The weather on the second day was just as pleasant and the team set to work on an area of overgrown, scrubby hawthorn on the east bank of the stream. As soon as they were switched on the metal detectors started sending out signals. By mid-afternoon we had several bags full of artifacts so Richard decided we had definitely found the crash location, and he called a halt. He quite rightly pointed out that our aim was simply to establish where the aircraft had crashed, and not to disturb the ground unnecessarily. We were all very cognisant of the fact that seven young men had died a terrible death where we were digging, with another dying the following day, and it was felt that to continue to dig unnecessarily would have been disrespectful.
Click to download a copy of the report.
The Goadby Marwood History Group is very grateful to Richard Pincott and his Field Detectives for their hard work and dedication in helping us to tell the story of R5694 and her crew of brave young men. The Field Detectives’ report The Search for the Crash Site of Avro Lancaster Mk1 R5694 EM-F gives an in-depth account of the survey and attendant historical research, and provides an insight into the possible circumstances surrounding the crash.
Whilst the physical survey work is a fascinating process, it is the human stories that make the project worthwhile. Over the next few months, we plan to tell the stories of each of the eight brave young men who lost their lives when R5694 EM-F crashed on the banks of that small stream.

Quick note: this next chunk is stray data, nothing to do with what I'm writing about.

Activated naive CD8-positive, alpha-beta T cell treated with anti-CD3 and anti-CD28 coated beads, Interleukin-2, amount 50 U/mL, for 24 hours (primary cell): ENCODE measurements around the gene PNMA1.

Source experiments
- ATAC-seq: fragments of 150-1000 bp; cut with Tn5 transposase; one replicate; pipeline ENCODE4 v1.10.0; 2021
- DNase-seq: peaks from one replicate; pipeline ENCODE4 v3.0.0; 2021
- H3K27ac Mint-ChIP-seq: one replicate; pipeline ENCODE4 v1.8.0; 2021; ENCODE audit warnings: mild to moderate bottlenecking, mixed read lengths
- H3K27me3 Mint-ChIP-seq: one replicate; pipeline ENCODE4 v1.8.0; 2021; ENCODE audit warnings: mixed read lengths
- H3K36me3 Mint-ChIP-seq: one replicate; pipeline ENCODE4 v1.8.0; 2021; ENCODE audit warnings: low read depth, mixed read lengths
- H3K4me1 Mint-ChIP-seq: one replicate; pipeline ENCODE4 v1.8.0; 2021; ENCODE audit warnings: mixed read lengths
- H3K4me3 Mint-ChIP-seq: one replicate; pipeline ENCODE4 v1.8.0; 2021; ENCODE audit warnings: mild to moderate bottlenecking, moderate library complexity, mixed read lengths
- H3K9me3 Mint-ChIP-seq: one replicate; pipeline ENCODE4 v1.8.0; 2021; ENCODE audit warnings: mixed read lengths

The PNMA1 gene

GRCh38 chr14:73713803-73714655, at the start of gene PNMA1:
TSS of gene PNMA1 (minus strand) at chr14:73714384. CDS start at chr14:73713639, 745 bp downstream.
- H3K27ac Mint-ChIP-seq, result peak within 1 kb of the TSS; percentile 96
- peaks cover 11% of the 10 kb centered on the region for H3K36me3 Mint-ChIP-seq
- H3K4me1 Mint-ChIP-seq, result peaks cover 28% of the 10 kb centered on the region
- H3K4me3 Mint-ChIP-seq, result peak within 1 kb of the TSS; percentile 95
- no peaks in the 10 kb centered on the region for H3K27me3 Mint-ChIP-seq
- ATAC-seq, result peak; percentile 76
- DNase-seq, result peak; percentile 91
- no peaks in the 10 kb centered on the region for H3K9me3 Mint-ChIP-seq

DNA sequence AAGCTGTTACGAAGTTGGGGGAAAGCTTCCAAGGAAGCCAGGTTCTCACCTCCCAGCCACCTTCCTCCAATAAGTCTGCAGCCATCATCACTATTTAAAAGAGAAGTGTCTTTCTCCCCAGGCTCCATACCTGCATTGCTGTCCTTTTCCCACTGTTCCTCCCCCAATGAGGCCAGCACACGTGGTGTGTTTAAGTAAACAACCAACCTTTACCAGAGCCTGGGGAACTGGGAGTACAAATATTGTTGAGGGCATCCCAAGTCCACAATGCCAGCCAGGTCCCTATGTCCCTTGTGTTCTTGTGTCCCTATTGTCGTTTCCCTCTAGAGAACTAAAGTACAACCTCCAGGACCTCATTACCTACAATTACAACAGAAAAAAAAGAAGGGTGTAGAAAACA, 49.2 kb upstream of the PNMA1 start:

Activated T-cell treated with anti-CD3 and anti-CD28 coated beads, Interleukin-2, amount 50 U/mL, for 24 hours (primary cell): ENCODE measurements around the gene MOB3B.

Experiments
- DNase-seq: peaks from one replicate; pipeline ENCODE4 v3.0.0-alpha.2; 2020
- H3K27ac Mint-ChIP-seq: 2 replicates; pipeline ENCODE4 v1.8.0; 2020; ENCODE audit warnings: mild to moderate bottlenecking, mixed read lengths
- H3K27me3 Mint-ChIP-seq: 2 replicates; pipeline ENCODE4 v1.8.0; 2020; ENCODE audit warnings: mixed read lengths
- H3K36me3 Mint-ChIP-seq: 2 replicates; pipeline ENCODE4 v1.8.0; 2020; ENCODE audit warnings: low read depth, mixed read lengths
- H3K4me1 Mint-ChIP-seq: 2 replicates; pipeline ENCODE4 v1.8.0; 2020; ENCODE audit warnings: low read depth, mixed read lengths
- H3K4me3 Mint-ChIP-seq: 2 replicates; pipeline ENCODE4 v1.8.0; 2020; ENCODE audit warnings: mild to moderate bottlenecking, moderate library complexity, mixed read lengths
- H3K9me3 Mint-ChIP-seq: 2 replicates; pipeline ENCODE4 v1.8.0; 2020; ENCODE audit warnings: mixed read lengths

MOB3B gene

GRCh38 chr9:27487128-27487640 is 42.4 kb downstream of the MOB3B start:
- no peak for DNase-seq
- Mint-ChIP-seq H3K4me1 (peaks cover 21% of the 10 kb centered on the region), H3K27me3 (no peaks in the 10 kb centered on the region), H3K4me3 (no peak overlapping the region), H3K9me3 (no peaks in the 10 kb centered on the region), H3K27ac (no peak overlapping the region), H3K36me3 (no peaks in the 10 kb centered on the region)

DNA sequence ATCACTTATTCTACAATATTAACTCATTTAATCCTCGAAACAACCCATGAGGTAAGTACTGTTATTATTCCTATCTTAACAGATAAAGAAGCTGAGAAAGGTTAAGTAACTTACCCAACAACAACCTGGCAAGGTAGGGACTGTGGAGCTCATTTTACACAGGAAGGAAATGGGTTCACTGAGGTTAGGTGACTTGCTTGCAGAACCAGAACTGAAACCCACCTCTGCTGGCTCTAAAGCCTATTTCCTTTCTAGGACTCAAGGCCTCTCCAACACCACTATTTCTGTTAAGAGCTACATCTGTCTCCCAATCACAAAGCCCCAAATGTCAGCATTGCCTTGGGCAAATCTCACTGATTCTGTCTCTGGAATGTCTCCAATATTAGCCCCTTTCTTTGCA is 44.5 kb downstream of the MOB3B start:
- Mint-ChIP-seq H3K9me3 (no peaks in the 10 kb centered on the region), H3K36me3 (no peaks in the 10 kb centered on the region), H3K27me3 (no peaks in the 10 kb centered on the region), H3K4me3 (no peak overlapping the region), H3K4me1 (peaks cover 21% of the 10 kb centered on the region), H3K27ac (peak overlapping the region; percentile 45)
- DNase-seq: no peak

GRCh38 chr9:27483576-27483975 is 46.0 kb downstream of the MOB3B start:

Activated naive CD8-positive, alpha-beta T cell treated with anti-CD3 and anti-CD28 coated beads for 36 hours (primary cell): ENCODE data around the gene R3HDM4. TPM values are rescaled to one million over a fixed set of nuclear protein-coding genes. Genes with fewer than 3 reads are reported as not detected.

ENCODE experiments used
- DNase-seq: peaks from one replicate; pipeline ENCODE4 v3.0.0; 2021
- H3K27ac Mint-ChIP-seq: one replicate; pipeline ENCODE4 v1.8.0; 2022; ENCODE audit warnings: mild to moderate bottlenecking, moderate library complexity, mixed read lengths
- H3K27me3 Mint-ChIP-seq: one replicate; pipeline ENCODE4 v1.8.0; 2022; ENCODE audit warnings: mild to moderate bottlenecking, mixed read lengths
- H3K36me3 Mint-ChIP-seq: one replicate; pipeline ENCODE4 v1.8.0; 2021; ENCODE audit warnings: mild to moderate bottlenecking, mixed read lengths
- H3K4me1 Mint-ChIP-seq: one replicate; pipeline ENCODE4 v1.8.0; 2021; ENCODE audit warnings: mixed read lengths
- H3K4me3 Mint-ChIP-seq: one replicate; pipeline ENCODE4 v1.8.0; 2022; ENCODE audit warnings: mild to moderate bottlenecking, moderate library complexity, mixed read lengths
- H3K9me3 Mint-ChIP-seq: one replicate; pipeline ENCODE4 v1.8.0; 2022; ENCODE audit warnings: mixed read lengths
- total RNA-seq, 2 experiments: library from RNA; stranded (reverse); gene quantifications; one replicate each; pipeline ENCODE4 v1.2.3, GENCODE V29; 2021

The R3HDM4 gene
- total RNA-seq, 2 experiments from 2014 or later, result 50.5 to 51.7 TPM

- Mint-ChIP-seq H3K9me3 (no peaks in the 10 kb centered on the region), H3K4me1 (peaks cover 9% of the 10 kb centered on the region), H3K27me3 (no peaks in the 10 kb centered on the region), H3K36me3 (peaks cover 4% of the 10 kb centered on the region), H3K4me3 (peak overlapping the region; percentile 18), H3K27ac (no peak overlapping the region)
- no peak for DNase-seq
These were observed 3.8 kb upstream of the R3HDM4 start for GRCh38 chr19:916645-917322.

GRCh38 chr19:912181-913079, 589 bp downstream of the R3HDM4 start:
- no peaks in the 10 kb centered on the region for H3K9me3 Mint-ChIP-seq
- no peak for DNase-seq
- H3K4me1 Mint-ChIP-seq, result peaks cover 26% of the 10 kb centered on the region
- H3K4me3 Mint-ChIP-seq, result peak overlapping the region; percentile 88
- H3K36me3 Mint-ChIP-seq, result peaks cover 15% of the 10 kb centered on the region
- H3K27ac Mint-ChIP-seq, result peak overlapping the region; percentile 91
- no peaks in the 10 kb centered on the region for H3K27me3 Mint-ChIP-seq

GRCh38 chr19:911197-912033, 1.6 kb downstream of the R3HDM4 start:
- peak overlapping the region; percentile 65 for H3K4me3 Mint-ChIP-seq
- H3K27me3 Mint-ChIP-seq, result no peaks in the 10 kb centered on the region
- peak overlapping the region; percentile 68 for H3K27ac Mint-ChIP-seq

The culmination of this project will be a Commemoration Day to be held on Saturday, August 7th, 2021, which we hope will be attended by as many relatives of the crew as possible, as well as residents, past and present, of Goadby Marwood, Eaton and Eastwell villages.
Further details of our plans for the Commemoration Day will be posted on our Events Page shortly.
If you would like to learn more about the history of 207 Squadron during the Second World War we recommend the excellent book On the Wings of Morning by Vince Holyoak, reproduced in full on the Bottesford Living History website.
Lancaster R5694 EM-F Memorial Fund
Goadby Marwood History Group is raising funds to honour the sacrifice made by the crew of R5694 EM-F with a permanent memorial that will be located on a public footpath near the banks of the small stream where the aircraft crashed almost 80 years ago. If you would like to contribute please follow the link below.